Again. Many Thanks.
av8rirl is offline  
__________________
Growing old is mandatory. Growing up is optional.
Quote
Old 24 Jul 2006, 22:02 (Ref:1663701)   #13
MikeBz
Racer
 
Join Date: Oct 2004
Location:
Brightlingsea, Essex
Posts: 164
MikeBz should be qualifying in the top 10 on the grid
Quote:
Originally Posted by Al Weyman
Which could infact then flow too fast through the rad not allowing the air flow time to cool the water properly.
I believe that's a myth. Heat transfer is proportional to the temperature gradient. The faster the flow the greater the temperature gradient between the coolant and the airflow, hence the greater the cooling capacity of the system.

[I wonder if I should get in my bunker now...]

Mike
MikeBz is offline  
Quote
Old 24 Jul 2006, 22:28 (Ref:1663719)   #14
Al Weyman
Veteran
 
Al Weyman's Avatar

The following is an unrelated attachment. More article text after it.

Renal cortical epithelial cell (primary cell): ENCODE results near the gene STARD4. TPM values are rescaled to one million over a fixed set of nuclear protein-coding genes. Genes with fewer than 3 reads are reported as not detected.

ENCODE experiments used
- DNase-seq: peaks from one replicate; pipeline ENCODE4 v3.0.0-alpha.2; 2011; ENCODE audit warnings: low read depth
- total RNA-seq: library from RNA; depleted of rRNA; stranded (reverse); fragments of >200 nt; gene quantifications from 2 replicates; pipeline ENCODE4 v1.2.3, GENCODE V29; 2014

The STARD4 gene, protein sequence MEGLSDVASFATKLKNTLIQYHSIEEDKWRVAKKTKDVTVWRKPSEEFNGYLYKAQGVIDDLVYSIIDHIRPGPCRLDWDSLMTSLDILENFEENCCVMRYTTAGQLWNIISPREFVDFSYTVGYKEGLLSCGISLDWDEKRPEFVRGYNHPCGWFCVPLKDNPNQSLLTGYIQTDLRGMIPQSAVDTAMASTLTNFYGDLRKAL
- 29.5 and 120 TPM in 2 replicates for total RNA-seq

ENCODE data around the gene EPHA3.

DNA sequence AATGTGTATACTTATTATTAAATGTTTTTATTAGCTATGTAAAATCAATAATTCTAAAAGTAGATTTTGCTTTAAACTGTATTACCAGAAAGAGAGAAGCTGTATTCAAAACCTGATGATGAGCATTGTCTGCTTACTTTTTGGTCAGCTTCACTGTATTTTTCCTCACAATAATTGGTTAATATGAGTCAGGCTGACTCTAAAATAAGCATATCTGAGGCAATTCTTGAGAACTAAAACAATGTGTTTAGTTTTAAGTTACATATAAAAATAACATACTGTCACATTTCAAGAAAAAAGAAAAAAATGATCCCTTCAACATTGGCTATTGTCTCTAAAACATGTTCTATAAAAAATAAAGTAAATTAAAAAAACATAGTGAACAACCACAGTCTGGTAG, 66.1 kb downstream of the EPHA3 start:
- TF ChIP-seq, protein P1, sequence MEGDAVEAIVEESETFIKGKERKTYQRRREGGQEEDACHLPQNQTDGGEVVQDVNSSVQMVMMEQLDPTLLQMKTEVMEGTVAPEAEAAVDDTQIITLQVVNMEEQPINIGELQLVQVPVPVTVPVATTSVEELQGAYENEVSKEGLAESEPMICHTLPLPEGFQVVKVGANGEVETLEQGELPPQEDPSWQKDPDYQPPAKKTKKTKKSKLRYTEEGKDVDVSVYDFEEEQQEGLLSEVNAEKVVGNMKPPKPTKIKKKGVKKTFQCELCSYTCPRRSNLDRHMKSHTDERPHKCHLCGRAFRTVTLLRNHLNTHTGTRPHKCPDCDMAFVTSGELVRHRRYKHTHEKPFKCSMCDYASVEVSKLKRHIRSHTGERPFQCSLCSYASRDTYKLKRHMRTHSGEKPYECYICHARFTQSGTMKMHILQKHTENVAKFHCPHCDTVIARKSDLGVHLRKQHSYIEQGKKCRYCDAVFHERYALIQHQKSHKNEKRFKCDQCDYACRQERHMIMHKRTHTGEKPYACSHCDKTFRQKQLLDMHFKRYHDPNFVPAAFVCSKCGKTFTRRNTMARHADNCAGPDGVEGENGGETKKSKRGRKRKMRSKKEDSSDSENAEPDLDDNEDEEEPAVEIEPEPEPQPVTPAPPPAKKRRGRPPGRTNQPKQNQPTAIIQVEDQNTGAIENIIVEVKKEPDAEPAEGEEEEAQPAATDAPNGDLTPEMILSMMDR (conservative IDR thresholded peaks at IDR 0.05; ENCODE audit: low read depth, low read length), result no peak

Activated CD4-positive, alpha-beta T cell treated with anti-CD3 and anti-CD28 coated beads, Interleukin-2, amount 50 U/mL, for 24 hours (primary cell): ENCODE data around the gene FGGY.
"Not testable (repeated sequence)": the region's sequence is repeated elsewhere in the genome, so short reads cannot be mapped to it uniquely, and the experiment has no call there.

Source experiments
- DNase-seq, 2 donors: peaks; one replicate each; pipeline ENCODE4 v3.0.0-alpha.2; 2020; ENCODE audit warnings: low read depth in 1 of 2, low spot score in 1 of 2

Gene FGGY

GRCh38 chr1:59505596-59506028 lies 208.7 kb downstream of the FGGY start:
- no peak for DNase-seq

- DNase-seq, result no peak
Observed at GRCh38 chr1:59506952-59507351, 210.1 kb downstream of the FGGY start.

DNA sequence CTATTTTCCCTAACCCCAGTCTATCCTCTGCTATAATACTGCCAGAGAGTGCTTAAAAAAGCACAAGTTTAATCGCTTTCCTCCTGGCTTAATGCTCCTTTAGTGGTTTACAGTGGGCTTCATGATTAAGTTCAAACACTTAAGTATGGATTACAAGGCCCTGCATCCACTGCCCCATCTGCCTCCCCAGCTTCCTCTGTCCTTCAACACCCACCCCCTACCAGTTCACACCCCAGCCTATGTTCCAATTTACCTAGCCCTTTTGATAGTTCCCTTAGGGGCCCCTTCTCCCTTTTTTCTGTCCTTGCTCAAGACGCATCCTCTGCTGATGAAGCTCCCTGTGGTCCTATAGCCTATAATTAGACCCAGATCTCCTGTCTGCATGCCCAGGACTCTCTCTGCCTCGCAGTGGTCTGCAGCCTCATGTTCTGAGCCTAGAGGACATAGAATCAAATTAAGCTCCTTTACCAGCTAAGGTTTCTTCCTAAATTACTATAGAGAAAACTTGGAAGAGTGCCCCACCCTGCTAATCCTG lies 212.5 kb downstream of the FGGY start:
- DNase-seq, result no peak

Join Date: Aug 2004
England
South of Watford (just)
Posts: 14,699
Al Weyman has a real shot at the podium!Al Weyman has a real shot at the podium!Al Weyman has a real shot at the podium!Al Weyman has a real shot at the podium!
I should have added the theory (as I have read it) is that too fast a flow also does not give the cool water enough time to transfer the heat away from the cylinder block and also promotes cavitation.
Al Weyman is offline  
__________________
You can't polish a turd but you sure can sprinkle it with glitter!
Quote
Old 24 Jul 2006, 23:17 (Ref:1663743)   #15
norman-normal
Veteran
 
norman-normal's Avatar
 
Join Date: Dec 2002
Location:
Oceanside, Calif, USA
Posts: 803
norman-normal should be qualifying in the top 10 on the grid
Not having a thermos cost me a DNF and an engine rebuild, additionally, you do need control of the engine temp; you can run too cool and while it is not as bad as running too hot, it is harmful.
On many computerized cars, running too cold a thermos or none, will make the fuel injection run way rich.

Mr Ian-W you say you design race engines, am I to assume design engines in there entirety or redesign existing engines, for racing?